In Skift's top stories this week, tour operators prepare for Japan to reopen to tourists this year, short-term rental properties in the U.S. become more expensive, and Booking and Expedia develop Super Bowl ads.
Throughout the week we are posting original stories night and day covering news and travel trends, including on the impact of coronavirus. Every weekend we will offer you a chance to read the most essential stories again in case you missed them earlier.
Tour Operators Sell Japan Trips But Remain on Standby for Reopening: It’s a bit presumptuous for tour operators to believe Japan will soon reopen in time for the popular spring season considering that the country doesn’t seem to be in any hurry to welcome more foreign visitors despite increasing pressure to do so.
U.S. Short-Term Rental Rate Sticker Shock Will Sting More in 2022: Short-term rental owners in locked-down countries undoubtably suffered or went out of business in 2021. But for many owners in the U.S., it was the best of times, and their revenue soared. One wakeup call — there may not be an adequate number of listings to meet demand.
Blackstone and Starwood’s $1.5 Billion Deal Throws Fuel on Extended Stay: Investors liked the durability and continual operation of extended-stay hotels during the worst of the pandemic. But a $1.5 billion play for a portfolio and not even the entire WoodSpring Suites brand shows where investors see travel demand concentrating during the recovery.
Booking and Expedia Super Bowl Ads Will Be an Online Travel Sideshow: Will Booking.com, Expedia.com or Vrbo create Super Bowl ads that everyone will be talking about in the days after the Big Game? We haven’t seen them yet, but so far it sounds as if they are trotting out very predictable and familiar themes.
Turo’s Road to Carshare Profitability Seems Endless: If carsharing platform Turo can’t make a profit in a red-hot rental car market like 2021, when will it?
Sonder CEO on the Generational Divide in Hospitality: Sonder doesn’t need to put Hilton or Airbnb out of business to be a winner. But it has to has to cope with the market’s displeasure with unprofitable companies, and to prove that its guest experience will deliver on its promises, starting with millennials and Gen Zers.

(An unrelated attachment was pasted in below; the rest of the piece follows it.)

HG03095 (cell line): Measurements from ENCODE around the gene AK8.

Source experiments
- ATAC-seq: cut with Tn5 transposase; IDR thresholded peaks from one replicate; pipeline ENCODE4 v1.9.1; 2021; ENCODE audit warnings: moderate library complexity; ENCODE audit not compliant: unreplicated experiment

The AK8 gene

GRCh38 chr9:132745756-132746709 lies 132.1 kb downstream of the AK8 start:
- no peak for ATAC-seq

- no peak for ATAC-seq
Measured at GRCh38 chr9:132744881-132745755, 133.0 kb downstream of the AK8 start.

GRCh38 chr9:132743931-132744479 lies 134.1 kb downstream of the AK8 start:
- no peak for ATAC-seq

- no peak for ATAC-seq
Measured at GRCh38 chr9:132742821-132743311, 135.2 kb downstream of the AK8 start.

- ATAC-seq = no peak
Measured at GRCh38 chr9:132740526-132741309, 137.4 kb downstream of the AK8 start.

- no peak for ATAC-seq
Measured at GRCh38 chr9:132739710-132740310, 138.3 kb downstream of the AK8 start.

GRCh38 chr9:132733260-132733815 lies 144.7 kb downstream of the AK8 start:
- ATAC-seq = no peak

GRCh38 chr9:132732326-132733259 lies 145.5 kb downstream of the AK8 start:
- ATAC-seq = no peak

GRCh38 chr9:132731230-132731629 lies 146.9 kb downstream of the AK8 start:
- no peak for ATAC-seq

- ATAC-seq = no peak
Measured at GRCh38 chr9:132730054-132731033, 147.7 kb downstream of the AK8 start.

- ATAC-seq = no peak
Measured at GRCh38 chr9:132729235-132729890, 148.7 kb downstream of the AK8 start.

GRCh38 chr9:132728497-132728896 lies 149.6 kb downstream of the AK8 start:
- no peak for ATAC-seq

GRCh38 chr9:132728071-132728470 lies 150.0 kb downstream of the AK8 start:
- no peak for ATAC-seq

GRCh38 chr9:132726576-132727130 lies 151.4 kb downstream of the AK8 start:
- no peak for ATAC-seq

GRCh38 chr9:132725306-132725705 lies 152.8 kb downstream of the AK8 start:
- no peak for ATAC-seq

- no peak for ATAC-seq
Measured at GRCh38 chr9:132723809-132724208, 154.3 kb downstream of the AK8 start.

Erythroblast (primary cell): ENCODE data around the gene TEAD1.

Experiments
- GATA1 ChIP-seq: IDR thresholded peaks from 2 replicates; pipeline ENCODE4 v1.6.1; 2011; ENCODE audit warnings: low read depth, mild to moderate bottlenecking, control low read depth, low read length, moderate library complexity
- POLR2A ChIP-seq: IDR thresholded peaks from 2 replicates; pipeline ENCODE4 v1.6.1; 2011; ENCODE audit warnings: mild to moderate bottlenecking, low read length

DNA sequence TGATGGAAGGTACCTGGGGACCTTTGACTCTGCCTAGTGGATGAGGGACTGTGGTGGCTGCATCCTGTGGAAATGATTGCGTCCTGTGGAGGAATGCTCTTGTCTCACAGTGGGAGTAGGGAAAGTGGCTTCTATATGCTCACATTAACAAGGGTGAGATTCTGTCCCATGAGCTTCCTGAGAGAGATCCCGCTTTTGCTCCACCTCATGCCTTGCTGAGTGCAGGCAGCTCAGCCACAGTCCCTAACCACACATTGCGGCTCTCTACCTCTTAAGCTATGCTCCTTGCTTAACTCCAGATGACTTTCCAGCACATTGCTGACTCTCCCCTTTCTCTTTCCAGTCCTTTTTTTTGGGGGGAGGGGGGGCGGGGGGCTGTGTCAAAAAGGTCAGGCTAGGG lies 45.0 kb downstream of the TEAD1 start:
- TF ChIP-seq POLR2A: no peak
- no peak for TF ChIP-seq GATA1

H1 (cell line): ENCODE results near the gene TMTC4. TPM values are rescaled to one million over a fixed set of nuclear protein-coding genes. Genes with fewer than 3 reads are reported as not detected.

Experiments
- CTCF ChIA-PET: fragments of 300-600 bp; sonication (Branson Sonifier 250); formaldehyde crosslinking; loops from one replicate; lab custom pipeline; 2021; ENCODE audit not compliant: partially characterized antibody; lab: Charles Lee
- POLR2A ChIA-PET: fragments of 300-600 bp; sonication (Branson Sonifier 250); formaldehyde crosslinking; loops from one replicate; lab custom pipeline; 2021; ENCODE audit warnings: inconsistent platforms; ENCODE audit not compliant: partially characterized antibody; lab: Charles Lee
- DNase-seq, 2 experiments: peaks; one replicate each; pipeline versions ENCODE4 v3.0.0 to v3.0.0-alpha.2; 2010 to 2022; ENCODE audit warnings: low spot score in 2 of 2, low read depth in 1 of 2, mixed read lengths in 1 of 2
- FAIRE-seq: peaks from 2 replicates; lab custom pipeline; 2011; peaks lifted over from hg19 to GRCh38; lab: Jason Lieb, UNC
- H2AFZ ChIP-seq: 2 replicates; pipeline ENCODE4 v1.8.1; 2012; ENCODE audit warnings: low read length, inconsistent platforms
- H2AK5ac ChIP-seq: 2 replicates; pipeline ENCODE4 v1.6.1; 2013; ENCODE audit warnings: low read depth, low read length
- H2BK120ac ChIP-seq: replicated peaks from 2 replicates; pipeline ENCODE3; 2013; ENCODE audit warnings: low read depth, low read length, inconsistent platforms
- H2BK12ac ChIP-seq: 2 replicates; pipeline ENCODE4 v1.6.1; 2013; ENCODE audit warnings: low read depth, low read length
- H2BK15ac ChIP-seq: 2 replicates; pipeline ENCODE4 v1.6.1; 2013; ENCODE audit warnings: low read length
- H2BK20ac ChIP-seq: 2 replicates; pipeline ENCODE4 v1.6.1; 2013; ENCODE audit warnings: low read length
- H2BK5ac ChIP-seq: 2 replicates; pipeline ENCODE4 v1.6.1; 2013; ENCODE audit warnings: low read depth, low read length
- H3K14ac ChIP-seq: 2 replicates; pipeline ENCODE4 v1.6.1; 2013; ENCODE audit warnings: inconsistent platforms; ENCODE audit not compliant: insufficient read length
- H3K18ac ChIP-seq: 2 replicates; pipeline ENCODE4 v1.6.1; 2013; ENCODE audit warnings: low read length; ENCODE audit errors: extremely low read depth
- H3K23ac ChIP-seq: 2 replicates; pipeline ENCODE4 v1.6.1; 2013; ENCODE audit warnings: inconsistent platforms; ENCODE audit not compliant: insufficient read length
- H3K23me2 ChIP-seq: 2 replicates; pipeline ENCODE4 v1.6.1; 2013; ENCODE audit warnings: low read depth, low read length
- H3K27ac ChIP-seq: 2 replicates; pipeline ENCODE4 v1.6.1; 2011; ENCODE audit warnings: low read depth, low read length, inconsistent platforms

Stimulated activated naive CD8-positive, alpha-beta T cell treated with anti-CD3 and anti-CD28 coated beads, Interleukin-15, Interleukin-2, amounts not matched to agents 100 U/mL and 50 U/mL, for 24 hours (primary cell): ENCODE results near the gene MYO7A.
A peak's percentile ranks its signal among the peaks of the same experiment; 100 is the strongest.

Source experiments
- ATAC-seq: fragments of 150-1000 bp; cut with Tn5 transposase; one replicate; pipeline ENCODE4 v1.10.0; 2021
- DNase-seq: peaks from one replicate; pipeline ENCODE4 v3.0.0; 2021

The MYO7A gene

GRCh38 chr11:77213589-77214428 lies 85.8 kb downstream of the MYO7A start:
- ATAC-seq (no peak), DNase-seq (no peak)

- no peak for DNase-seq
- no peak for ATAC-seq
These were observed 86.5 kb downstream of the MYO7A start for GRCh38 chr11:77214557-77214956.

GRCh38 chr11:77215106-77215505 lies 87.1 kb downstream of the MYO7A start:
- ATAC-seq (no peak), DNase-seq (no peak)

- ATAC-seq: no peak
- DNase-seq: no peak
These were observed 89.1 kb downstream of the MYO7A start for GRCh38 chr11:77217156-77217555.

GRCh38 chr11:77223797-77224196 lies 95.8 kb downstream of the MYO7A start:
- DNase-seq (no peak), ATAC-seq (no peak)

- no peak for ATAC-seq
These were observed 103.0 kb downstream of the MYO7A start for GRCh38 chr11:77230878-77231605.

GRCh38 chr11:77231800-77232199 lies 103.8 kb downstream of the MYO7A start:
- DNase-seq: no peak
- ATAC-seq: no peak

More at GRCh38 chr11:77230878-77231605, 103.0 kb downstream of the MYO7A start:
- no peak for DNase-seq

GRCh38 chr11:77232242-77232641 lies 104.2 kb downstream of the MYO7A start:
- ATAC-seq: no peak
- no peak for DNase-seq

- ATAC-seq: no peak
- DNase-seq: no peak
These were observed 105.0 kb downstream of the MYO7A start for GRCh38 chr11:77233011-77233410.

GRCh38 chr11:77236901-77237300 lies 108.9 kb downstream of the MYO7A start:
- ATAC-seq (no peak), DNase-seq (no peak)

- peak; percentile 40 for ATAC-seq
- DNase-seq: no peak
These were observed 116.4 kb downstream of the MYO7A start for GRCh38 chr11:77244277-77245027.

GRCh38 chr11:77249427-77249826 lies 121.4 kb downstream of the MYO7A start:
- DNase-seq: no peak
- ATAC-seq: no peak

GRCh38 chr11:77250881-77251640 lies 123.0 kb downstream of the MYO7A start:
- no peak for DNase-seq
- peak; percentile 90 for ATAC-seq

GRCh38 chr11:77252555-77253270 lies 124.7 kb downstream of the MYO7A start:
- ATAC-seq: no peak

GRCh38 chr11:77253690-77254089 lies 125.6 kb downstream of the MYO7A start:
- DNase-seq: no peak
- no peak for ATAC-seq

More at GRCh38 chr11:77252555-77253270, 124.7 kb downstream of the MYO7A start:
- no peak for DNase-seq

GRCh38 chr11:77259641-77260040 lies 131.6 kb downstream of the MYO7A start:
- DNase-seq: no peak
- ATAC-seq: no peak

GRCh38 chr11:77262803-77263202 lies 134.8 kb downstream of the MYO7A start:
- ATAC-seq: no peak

Destination Marketers Must Evolve in 2022 in These 5 Areas: The pandemic has been both a blessing and a curse for destination marketing with restricted budgets, a broadened scope of work, and a breather to rethink and restructure. This year will be pivotal for laying the groundwork to evolve nimbly in line with travel trends and to enhance organizational efficiencies.
Subscriptions Make Gains for Laptop-Lugging Remote Workers — Deloitte: The consulting giant hones in on corporate travel and remote work trends in its latest annual tourism outlook, while labor shortages also dominate the year ahead.
Intrepid Travel Acquires U.S. Tour Operator Wildland Trekking: The hard-hit tour operator sector is creating opportunities for consolidation, as some savvy players will use travel’s recovery to seek out acquisitions to fill significant gaps in their portfolios.
Hotels Refresh Better Sleep Strategies for Reimagined Wellness: When it comes to sleeping and good sleep habits, hotels would be best served to market the experiential, not just just the material — especially if science supports the potential benefits.
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Photo credit: Several tour operators have expressed confidence that Japan will reopen in time for them to take guests to see the country's iconic cherry blossoms huangzj100 / Pixabay